I really feel the airlines should provide us with more perks, as there is a doctor on most flights. I think they rely on us. They require us to fill out and sign forms after these events. There should be something in return, like first class upgrades for all doctors is available or a few free flights.

  10. Sarah on Feb. 16, 2013, 7:14 a.m.

    Great article. I am a medical student, & I travel a lot. I have always wondered as to what I should do if the need for a doctor is announced like Jen M’s question. I am glad to see the response to her question.

    But I guess my question is, should I still identify myself & offer my services if I feel nervous about being able to appropriately handle the case & there are no other doctors on board?

    Thank you.

  11. Christina E. Fitch, DO, MPH on Feb. 20, 2013, 12:06 p.m.

    I have responded to flight needs twice so far. The second time the gentleman was hung over and hyperventilating because he felt nauseated, but his symptoms included chest pain. The blood pressure cuff and stethescope were worse than Fisher-Price, so I travel with my stethescope in carry-on now. He vomited and then felt better, but I remained sitting with him for the rest of the flight. I was never asked for identification and never had to fill out a form. I gave a verbal signout to the EMTs and was the last off the plane, I was also asked to interpret the EKG that the EMTs did within minutes of landing. I called the patient´s wife, per his request, to let her know which hospital to meet him at. Never heard back from anyone. This would be a great session to have at an AOA meeting!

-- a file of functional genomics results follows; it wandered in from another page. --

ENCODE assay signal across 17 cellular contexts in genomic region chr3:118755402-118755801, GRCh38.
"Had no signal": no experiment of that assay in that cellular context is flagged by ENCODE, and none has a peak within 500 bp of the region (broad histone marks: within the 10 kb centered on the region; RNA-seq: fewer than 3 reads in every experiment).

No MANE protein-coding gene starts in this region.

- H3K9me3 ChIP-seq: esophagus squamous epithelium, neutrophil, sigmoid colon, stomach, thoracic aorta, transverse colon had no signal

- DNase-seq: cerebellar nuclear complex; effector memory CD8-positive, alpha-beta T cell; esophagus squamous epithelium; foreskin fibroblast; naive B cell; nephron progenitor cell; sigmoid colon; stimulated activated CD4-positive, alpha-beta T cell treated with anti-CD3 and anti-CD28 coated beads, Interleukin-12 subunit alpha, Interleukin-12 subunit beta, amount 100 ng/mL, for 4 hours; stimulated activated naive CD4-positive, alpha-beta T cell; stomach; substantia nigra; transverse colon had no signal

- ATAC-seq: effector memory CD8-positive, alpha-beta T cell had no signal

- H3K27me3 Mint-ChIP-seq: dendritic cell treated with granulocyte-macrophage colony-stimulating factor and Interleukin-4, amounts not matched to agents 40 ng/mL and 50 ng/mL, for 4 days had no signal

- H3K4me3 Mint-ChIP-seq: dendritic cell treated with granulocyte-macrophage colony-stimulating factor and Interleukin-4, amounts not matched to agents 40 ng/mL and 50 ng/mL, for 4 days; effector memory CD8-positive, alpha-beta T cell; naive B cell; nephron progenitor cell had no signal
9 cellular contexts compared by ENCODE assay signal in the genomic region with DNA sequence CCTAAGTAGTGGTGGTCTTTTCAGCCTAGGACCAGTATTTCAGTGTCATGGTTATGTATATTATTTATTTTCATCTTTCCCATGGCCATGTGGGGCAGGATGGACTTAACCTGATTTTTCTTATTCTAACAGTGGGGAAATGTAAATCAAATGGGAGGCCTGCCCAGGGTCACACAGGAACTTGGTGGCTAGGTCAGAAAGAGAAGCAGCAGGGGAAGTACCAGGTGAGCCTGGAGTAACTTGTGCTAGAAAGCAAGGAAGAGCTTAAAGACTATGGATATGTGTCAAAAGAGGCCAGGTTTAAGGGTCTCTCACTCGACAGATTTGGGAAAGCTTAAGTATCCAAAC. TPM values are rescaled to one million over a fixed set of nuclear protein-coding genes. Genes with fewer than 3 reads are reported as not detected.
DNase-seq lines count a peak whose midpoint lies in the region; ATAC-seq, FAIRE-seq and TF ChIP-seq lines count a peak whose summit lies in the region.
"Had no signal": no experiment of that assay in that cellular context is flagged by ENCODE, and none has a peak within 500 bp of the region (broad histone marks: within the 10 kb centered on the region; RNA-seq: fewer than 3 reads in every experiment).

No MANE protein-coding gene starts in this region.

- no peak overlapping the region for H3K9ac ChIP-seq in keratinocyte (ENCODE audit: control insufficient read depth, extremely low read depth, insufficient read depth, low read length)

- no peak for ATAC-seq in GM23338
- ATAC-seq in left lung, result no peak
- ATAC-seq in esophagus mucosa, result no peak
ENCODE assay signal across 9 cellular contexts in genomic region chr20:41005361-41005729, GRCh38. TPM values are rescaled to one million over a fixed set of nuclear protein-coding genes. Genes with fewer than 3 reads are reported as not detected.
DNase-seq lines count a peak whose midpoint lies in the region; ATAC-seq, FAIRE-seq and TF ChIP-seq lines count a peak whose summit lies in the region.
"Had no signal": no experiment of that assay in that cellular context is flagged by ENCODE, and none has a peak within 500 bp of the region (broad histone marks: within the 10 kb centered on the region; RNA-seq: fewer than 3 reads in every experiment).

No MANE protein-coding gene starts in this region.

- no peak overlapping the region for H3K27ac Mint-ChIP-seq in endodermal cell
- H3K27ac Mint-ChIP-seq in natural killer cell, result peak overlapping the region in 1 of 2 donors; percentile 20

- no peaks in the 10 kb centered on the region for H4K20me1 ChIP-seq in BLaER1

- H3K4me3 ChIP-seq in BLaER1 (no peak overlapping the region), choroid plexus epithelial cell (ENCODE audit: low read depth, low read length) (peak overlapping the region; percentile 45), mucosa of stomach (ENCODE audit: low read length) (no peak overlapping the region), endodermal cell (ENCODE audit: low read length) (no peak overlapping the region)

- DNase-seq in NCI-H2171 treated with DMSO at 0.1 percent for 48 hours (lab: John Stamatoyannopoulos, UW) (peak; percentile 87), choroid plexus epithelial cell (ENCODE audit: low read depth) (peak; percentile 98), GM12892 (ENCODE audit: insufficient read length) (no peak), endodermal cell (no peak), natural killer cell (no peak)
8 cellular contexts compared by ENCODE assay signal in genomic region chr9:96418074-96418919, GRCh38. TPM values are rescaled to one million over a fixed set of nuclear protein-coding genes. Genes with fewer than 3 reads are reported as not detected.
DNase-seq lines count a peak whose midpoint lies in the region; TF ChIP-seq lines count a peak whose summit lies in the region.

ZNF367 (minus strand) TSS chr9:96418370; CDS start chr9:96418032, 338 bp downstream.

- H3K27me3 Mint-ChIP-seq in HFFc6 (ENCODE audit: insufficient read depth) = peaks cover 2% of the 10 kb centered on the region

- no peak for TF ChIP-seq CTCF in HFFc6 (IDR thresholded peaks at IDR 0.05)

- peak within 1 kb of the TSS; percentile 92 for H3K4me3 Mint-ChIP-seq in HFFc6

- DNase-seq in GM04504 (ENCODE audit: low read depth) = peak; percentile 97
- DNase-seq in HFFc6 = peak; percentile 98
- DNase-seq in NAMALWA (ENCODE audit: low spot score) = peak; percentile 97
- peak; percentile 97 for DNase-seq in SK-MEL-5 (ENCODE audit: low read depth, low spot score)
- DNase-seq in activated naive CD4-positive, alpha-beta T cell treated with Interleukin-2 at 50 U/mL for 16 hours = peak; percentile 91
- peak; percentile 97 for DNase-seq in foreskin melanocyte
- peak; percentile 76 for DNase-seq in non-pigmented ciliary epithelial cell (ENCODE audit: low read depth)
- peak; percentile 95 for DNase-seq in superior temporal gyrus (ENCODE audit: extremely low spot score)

12. Haley on Feb. 20, 2013, 1:55 p.m.

    Thank you for this article! I had never considered what I would do as a student if a doctor was called for and none stepped forward. I have to say I am surprised by the comment above wishing for perks, etc. It seems like a shameful, selfish thought. Do good for the sake of doing good, not because you expect something in return.